Centum set to buy 5.53 per cent stake in Deacons fashion retailer


Centum Investment Company chief executive officer James Mworia and Deacons Kenya CEO Muchiri Wahome (left) during Centum's investor briefing at Two Rivers mall, Nairobi, on June 8, 2016. FILE PHOTO | DIANA NGILA | NMG

Centum Investments #ticker:ICDC is set to buy a 5.53 per cent stake in Deacons #ticker:DCON following an agreement to purchase Aureos East Africa Fund's entire stake in the fashion retailer.

Aureos, through a notice sent by the NSE to investors, has indicated that the private equity fund is ceding its 6.8 million shares in Deacons to Centum in a transaction whose value has not been disclosed.

Aureos, which is a part of the Abraaj Group that recently bought the coffee chain Java, was the seventh largest single largest shareholder at Deacons, an NSE-listed company.

READ: Java founder to pocket Sh1.3bn in takeover deal

“Completion of the above transaction is subject to several conditions including the Capital Markets Authority (CMA) approving the transfer of the shares via a private transaction,” Deacons says in a statement to investors.

“The completion date for the private transaction shall be the second business day after the satisfaction of the conditions precedent in the agreement between Aureos and Centum or such later date as the parties may agree in writing.”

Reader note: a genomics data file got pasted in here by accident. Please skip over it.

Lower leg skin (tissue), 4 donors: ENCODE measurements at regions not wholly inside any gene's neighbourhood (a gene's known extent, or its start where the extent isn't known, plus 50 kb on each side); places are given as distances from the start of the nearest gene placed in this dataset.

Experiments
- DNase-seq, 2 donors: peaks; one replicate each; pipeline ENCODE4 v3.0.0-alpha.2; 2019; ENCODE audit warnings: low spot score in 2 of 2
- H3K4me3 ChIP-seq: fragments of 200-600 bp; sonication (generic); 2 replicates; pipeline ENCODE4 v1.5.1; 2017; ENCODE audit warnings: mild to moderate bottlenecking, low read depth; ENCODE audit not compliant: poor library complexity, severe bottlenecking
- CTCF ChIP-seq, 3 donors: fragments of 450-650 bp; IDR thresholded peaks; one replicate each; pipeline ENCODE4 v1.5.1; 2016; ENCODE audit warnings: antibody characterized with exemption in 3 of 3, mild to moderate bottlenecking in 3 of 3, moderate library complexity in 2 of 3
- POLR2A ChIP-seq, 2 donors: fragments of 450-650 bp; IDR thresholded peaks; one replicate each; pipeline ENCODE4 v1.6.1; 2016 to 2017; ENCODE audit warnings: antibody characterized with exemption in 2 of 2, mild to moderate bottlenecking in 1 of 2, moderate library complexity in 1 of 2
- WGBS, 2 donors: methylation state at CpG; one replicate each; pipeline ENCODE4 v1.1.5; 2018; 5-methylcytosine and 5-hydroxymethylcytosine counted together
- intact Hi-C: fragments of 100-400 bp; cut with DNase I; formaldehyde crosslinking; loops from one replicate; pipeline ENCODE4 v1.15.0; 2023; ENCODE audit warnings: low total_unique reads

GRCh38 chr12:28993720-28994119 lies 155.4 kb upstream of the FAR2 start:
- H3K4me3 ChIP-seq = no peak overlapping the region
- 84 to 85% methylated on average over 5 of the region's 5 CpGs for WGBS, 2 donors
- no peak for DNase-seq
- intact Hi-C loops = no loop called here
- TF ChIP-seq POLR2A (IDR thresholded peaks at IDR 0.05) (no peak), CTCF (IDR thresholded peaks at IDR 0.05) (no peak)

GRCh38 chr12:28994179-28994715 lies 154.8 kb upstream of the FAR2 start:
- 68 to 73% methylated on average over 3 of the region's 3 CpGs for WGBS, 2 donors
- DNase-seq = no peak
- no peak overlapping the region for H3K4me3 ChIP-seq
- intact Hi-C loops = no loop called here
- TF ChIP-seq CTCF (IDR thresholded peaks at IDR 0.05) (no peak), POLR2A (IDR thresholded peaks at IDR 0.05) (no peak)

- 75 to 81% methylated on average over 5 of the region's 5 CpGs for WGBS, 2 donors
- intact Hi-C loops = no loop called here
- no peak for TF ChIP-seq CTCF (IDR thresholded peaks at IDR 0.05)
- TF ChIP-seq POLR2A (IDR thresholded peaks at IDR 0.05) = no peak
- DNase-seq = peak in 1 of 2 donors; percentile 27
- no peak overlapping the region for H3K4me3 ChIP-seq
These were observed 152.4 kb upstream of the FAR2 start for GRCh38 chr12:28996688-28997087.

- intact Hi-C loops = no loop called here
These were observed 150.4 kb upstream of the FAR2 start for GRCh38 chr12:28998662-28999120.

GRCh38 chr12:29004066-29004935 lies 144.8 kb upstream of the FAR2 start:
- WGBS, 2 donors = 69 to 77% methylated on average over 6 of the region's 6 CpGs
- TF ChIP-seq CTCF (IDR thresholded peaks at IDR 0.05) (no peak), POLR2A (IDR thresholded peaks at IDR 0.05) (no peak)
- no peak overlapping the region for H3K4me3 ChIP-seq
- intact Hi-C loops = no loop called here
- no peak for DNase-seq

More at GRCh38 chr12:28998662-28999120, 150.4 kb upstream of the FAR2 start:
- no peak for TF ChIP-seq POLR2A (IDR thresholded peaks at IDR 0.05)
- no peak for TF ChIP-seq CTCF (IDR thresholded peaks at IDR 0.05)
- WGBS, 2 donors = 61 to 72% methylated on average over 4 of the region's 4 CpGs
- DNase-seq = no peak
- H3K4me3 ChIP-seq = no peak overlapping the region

Net loss

Deacons reported a net loss of Sh278 million for the year to December, compared to the previous year’s Sh100.6 million, as lower sales saw it slip into the red.

The retailer’s revenues dropped 7.4 per cent to close the year at Sh2.3 billion due to supply challenges from South Africa in the second half of the year under review and lower customer numbers in existing malls.

READ: Deacons blames drop in earnings on supply hitch

Deacons, which in February opened four shops at Two Rivers shopping mall, saw its bottom-line further affected by expenses which increased 24.7 per cent to Sh1.41 billion.

The retailer also said that interest rate capping on bank lending effective last September led to a reduction in liquidity in the market, decreasing customer spend and store productivity.

READ: Deacons takes Sh1.3bn loans above rate cap